Thursday, April 12, 2012

advocacy

dyeing Easter eggs!

Wow, it's been a long time. There are no excuses, but several explanations for my blog hiatus. Although I have SIGNIFICANTLY more time on my hands than if I were working, having two kids is keeping me very busy! Mostly though, Lucas's hearing loss journey has slowed down. It has peeked and plateaued. We are right where we'd like to be.

Despite the missing processor that we are still desperately searching for, Lucas continues to progress remarkably well, and especially thrive in his mainstream setting. He continues to take swimming lessons and has started playing soccer. He has lots of friends with whom he communicates brilliantly. He is doing everything that I would expect of a typical 4-year-old boy.

Our biggest buzz word around here lately is advocacy... in several different contexts. I like to believe that I moved into advocacy mode when I stopped grieving his hearing loss when Lucas was 6 months old and I began this blog. Before that, I couldn't read about other children with hearing loss, because it was just too painful. Thank goodness I got over that quickly and began advocating for my child. I believe that this advocacy mode will last for a long time to come, at least until he goes to college and I now longer have much input. He will then have to fully advocate for himself. And those are the skills that we have begun to work on... NOW.

Prior to re-writing his IEP this year, Lucas received services at home from a teacher of the deaf once a week for 3 out of 4 weeks a month, with the 4th visit being at preschool. She now pushes in to his classroom every other week, with her goal being to teach him self-advocacy skills. He is learning to speak up when he doesn't hear, to ask others to repeat themselves, to position himself strategically in the best location in the classroom (away from loud objects such as radiators or music, as close as possible to the teacher). These skills are important LIFE skills, and will be most important when he enters grade school.

Although we're teaching him self-advocacy, I'm still advocating for him from the sidelines. I have mastered the 1-minute here's-what-you-need-to-know-about-his-ears-and-his-needs speech. This has been helpful for swim lessons, soccer practice and church. It goes something like this:

"Hi, my son's name is Lucas and he's deaf. (pause and let it sink in)... But, he hears and speaks really well with his cochlear implants (pause longer this time for the processing of an illogical concept)... I have two tips for you... get his attention before you speak to him, and be as close to him as possible when you do. Don't worry if one of the magnets falls off, because he can put it back on himself, but if the processor falls off, he may need some help positioning it back on his ear. Okay, thanks, bye... and good luck."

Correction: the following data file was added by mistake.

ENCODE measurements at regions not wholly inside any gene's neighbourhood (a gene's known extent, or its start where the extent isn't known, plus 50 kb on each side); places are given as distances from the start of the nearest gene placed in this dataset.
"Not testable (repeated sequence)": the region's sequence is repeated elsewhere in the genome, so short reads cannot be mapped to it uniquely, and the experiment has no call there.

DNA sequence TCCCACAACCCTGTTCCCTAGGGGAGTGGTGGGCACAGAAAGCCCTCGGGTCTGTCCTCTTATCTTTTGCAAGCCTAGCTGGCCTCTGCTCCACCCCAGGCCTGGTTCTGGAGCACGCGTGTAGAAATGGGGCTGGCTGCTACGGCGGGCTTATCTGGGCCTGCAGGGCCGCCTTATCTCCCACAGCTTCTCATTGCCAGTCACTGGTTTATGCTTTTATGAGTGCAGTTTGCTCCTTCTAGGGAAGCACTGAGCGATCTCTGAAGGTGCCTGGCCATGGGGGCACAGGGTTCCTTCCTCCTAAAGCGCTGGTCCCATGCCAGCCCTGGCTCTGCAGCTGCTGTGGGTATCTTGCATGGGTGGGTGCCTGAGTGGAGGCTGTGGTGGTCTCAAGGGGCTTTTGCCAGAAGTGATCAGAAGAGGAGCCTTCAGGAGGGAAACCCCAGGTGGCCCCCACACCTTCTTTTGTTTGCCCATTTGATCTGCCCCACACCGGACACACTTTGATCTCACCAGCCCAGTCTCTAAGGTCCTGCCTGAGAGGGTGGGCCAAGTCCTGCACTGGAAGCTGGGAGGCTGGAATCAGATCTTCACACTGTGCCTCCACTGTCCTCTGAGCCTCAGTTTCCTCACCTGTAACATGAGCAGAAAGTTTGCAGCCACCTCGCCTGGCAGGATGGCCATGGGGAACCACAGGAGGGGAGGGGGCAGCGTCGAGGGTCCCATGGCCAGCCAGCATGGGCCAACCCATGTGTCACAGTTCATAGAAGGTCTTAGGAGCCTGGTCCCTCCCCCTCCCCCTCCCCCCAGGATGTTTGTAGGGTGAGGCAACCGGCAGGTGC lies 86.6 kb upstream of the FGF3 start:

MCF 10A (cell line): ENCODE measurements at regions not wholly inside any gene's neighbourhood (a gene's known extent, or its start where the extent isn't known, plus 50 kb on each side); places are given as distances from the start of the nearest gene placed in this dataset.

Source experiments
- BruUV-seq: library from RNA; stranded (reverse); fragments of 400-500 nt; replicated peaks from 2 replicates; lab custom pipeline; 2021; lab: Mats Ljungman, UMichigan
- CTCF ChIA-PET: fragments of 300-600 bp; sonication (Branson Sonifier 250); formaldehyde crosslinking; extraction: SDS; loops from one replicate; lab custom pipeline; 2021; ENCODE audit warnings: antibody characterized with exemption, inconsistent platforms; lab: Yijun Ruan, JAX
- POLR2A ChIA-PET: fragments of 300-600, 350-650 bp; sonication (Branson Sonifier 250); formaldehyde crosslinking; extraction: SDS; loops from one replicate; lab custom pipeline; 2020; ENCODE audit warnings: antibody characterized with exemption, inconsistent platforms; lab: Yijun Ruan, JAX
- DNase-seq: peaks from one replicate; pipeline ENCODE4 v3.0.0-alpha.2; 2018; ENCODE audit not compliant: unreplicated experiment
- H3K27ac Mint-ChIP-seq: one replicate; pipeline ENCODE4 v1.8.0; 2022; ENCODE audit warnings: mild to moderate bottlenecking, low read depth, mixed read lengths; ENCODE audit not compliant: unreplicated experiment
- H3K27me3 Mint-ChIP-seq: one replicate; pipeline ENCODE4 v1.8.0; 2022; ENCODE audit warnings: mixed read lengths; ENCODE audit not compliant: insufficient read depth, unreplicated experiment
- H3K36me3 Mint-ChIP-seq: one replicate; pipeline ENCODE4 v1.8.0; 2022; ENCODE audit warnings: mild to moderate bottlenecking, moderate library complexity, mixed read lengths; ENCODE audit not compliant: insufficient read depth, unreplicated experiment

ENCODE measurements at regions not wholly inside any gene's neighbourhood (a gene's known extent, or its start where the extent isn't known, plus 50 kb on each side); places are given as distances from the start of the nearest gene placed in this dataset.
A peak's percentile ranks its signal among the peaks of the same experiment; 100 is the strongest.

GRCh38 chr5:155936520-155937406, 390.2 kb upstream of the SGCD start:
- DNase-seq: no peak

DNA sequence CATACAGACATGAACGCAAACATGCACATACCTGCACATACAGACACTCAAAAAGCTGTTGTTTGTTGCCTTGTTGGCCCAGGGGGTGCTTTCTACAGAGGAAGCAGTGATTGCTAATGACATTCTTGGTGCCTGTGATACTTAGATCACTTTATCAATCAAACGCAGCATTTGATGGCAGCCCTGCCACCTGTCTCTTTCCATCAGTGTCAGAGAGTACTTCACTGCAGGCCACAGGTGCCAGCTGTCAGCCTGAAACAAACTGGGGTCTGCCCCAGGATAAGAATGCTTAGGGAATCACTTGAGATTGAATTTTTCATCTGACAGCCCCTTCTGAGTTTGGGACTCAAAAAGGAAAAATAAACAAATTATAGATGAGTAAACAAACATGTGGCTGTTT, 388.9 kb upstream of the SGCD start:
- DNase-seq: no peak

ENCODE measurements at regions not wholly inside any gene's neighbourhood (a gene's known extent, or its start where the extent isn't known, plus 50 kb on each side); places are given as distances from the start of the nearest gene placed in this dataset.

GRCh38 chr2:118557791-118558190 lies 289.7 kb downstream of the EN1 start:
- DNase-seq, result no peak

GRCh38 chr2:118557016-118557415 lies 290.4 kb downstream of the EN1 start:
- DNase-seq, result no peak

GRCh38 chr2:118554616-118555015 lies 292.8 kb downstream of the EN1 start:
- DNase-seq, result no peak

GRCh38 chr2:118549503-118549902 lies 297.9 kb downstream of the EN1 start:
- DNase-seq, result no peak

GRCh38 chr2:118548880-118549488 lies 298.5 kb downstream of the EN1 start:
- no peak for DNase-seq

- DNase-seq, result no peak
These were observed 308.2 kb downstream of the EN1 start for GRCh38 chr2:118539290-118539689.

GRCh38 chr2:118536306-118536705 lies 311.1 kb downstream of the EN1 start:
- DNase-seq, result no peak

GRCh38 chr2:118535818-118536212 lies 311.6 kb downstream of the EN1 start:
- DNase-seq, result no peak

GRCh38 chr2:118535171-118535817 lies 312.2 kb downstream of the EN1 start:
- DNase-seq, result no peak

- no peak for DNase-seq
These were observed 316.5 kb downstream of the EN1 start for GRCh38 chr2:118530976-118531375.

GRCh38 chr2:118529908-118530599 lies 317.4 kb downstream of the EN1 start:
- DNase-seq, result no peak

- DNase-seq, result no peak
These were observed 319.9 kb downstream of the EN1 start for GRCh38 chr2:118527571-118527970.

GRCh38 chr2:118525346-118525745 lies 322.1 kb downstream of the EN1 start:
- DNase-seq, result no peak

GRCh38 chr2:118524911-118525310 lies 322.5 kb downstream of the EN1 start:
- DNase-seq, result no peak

I'm also advocating for our local children with hearing loss. By starting a support group, we are helping each other advocate, informing each other about how to give our children the care and services they need and deserve, every step of the way.

Recently I visited my local state senator to speak to him personally about supporting oral deaf education in Pennsylvania. The idea was not all my own, but it made me feel incredibly empowered, like I could truly make a difference on a broader level. What was really cool, is that I took Lucas with me, so he could speak for himself. He certainly left a lasting impression on the senator, who was thoroughly impressed at Lucas's ability to express himself. I got to do some educating on cochlear implants (one of my favorite things to do), and the senator gave me a 100% commitment to writing a letter of support, which was my request. I also encouraged him to continue to support Medicaid in PA, without which Lucas may not have one and would certainly not have two cochlear implants. We would be paying for that first surgery for the next 50 years, and would probably both have 2 additional part-time jobs. He agreed that it was worth every penny the state spent.

Life is good, and we are immensely blessed by this hearing loss journey. It has opened many new doors and experiences, and we've met so many people whose paths we never would have crossed.

"Alone we can do so little; together we can do so much." ~ Helen Keller

3 comments:

Bill and Shelly said...

You know in some ways I miss the days when I could advocate for Jared and Allison, I miss the days of sharing with perfect strangers about Allison's journey and how amazing it is. Life is so normal now that unless Allison's hair is pulled back, you would never know that she had CI's, she speaks so clearly and fluetly. With them being almost 11 and 9 1/2 they pretty much do it for themselves. It is a life lesson that proves to be a valuable one each and every day. I love the fact that my son or daughter can tell someone that they cannot hear them or that Allison can explain what those funny looking things are in her ears.
If you ever get back to Columbus, lett us know, we would love to get together with you and your family again.

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Claireabell said...

Thank you for this post. We are only at the start of our journey (mod bilateral SNHL in our 8 month old little girl) and while I have learnt to be her advocate, I hadn't thought about how she will need to advocate for herself when she is older. I'm saving this to reread as she gets older. Well done Lucas on coming so far, you are inspiring.